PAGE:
By the last day. were already packed. I can be very organised in these matters. And I shan’t dwell on the horrendous queues and delays getting home, or the fact that our luggage didn’t get home at the same time as we did. All’s well that ends well. Let me just tell you about our final, wonderful day in Copenhagen, instead.
Because we weren’t here for long, I had a to make a choice between two childish pursuits: Planetarium or Aquarium? I know some people would do one in the morning and one in the afternoon (and both are open til 7pm-ish) but not us. When I go into a place I have to take my time and see everything. The Planetarium won.
It is possibly the best looking building in the city centre. It’s like a big cake or a mad hat or a huge telescope or — a planetarium. It is lit up at night red/pink/purple,blue/ green/yellow. I love anything that changes colour! Inside it’s full of space and stairs gantries such as astronauts might use but there is also a lift to IMax cinema level. There was a party of schoolchildren there in the morning. They were all on their phones and stocking up with sweets. I was so glad not to be the teacher wondering which of them would be sick on the bus…
You get in free with Copenhagen Card and a free film show too. These are £20 entry each. We went to 2 — one about the universe in general and one about Earth’s geological past. I learned quite a bit from that one — including that geologists are all mad people who abseil waterfalls for fun! Both films were interesting and it was good to feel immersed in space for an hour. or two We couldn’t get our earphones plugged in for the first one (the socket being under the armrest and difficult to access after the lights were out) but we worked it out for the second and to be honest it was interesting to listen to Danish commentary in such predictable circumstances and I made some progress, though I have to confess I made less of Danish than I do of most languages.
The planetarium display is mostly about how stars are created, what they are made of, what we are made of, how it all formed. You stand in front of a screen. There’s a loud explosion. Your infrared outline appears. Hydrogen, oxygen, all the elements are added to you in bursts of light. I had my stick with me. I was flailing it about like a demented Gandalf so, on the image atoms scattered about. It was FUN! There is also an homage to one of the founding fathers of Astronomy, Tycho Brahe after whom the place is named. And there are various other interactive displays for children my age, about space flight. (Luckily there was a lull in the day when all the children had to be back in school — except me.) My favourite game (see photo below) was walking on this big soft gel-type pad, making stars and binary systems appear wherever my feet fell 🙂 The displays around the walls were huge, interactive and informative too — all about supernovae and gravitation, black holes and dark matter. “Fascinating, Captain.”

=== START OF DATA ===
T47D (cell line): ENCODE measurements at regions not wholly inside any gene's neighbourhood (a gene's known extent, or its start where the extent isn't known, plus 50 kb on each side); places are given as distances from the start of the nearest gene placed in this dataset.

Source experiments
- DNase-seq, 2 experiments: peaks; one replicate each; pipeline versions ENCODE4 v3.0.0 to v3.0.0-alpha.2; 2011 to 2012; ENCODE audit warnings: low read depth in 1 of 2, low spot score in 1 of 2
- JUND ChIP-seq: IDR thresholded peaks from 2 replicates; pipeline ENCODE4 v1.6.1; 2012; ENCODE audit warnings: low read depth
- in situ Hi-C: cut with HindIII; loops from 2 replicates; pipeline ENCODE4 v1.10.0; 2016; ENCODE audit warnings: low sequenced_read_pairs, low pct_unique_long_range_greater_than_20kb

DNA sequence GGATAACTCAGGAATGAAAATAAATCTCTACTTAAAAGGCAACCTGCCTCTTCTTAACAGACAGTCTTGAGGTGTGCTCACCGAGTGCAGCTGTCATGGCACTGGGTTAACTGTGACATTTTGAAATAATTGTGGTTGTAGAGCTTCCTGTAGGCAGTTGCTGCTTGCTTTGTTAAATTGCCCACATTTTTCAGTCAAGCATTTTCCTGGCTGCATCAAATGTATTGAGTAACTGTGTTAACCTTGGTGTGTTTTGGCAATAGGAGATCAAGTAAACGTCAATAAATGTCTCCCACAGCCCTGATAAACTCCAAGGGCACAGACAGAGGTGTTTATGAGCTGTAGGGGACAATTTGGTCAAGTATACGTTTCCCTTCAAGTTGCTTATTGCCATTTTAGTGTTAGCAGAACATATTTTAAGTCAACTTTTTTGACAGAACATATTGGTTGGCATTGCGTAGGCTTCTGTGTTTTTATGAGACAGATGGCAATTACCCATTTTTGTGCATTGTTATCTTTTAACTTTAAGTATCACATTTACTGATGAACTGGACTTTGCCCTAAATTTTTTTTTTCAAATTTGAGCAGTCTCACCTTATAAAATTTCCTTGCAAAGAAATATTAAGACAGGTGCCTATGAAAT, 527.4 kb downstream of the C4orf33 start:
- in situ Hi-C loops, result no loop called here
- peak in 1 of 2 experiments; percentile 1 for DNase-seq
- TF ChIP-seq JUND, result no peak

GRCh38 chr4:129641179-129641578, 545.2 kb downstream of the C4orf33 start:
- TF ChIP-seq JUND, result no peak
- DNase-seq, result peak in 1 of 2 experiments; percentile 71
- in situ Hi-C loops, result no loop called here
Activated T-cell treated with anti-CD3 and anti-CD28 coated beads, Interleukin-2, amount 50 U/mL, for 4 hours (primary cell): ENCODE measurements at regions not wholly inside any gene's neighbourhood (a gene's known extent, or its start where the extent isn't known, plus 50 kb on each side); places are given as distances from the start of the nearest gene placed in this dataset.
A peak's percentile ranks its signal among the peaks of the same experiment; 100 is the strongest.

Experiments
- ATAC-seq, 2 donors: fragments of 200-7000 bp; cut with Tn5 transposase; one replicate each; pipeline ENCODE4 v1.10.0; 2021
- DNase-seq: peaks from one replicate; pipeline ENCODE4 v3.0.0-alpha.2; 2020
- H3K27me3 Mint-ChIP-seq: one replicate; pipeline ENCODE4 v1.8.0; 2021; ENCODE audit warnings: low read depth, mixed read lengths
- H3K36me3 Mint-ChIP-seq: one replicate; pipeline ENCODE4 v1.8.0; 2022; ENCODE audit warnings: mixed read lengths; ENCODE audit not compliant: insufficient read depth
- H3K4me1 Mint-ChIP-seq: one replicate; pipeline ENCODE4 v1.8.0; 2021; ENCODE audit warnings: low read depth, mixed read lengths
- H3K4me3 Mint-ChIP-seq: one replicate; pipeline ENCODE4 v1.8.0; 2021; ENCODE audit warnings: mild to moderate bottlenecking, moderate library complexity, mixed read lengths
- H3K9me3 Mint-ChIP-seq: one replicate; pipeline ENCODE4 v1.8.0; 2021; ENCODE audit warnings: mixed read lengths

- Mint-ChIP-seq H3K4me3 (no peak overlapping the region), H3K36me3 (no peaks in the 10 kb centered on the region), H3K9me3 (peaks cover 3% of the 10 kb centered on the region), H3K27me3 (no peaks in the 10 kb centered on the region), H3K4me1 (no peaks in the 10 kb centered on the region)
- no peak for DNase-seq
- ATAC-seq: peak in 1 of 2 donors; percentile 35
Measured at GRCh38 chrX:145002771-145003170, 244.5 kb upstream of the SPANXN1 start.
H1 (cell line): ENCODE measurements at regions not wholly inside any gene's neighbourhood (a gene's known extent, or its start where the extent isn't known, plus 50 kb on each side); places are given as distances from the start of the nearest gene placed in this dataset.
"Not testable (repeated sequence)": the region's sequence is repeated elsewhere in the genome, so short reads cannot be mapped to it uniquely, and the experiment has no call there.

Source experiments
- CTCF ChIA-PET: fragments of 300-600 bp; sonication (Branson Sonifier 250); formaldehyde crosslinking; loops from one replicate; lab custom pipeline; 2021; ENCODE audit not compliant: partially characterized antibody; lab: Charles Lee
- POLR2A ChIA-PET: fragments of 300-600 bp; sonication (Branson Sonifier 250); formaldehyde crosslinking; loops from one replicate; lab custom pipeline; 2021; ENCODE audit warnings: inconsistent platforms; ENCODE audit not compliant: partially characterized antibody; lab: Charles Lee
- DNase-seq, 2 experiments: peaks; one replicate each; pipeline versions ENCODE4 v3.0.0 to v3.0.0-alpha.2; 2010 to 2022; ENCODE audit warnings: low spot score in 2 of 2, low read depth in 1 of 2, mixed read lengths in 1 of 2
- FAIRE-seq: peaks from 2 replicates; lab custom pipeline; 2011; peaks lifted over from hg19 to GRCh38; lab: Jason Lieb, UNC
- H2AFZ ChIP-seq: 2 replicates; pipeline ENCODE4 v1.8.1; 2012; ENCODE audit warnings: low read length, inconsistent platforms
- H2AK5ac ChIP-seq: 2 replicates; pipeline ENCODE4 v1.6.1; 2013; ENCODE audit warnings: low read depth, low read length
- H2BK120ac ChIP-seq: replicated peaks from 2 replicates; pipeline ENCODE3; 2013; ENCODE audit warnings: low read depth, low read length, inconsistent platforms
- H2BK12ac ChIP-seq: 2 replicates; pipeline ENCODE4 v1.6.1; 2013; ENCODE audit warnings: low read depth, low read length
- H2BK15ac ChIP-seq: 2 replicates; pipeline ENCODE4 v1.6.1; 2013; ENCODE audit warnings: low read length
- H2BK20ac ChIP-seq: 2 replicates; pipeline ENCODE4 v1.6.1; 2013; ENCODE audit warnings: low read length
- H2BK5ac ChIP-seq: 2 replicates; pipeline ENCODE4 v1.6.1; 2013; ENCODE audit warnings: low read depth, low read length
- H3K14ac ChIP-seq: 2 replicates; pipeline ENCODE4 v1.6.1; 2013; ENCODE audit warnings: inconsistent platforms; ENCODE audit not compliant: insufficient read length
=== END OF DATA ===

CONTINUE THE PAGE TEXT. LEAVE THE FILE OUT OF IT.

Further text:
I’ve done quite a lot of poetry about space in the past. Here are some space treats for you:
The restaurant next to the Planetarium (which also has a lift from street level) is called Casseopeia, We went there for lunch and ended up booking for dinner! The reason you will see:
For lunch I chose the tomato soup. It came with the most delicious homemade bread and was garnished with dill froth, seeds and black oil. It was superb! Noel had some cheese which came with delicate crispy black crackers. The passion fruit cheesecake we had for dessert was just scrumptious! Even the coffee was to die for.
Our Spanish waitress was very friendly and helpful. She thought it was a cold day but we explained that coming from windy Northumberland, we found it quite mild. Turns out the chef is Icelandic and has a sister called Una. We asked to see the dinner menu.
Now this place comes at a reasonable price (compared to The Guru or Il Grappo Blu) I had the grilled chicken with sweet potato puree and the teensiest mushrooms you’ve ever seen, plated so they reflect the structure of the building itself (like little rivets), and when you get tournedos of that quality cooked to perfection, finished with grated truffle, and when you’re eating baby potatoes roasted to burst in the mouth… Add to that a good Cotes du Rhone. Now follow it with icecreams that had thorny crown seaweed, a dark chocolate mousse with coffee icecream, chocolate soil and berries with I think maybe a blackcurrant liqueur, and you sort of get the picture! The waiter told us exactly what was on there when he brought the food. It was like being a guest on Masterchef, except everything was perfection. There were no ‘mistakes’ here! I was in hog heaven!! We finished with a port and a brandy. It would have been churlish not to.
I am not going to tell you the price. You can follow the link to the website, think what you’d like and extrapolate how much your choice would cost you but anyway we thought by this stage that we might as well be hung for a sheep as a lamb, cost-wise and were pleasantly surprised. In truth this utterly wonderful meal was worth every Danish krone and I will never ever forget that dessert!! Because of the time of year there were few diners — 4 to be precise. We like quiet dining so that didn’t bother us. The ambiance was provided by a soundtrack of easy listening classics. We watched joggers and dog-walkers and people strolling along the already dark lakeside as nonchalantly as it were midday and the Planetarium did its chameleon act, colouring the waters of the lake.
I would say if you wanted to go there any other time of year, book early! because
believe me — you DO want to go to Cassiopeia — it’s out of this world.
What a good place to end.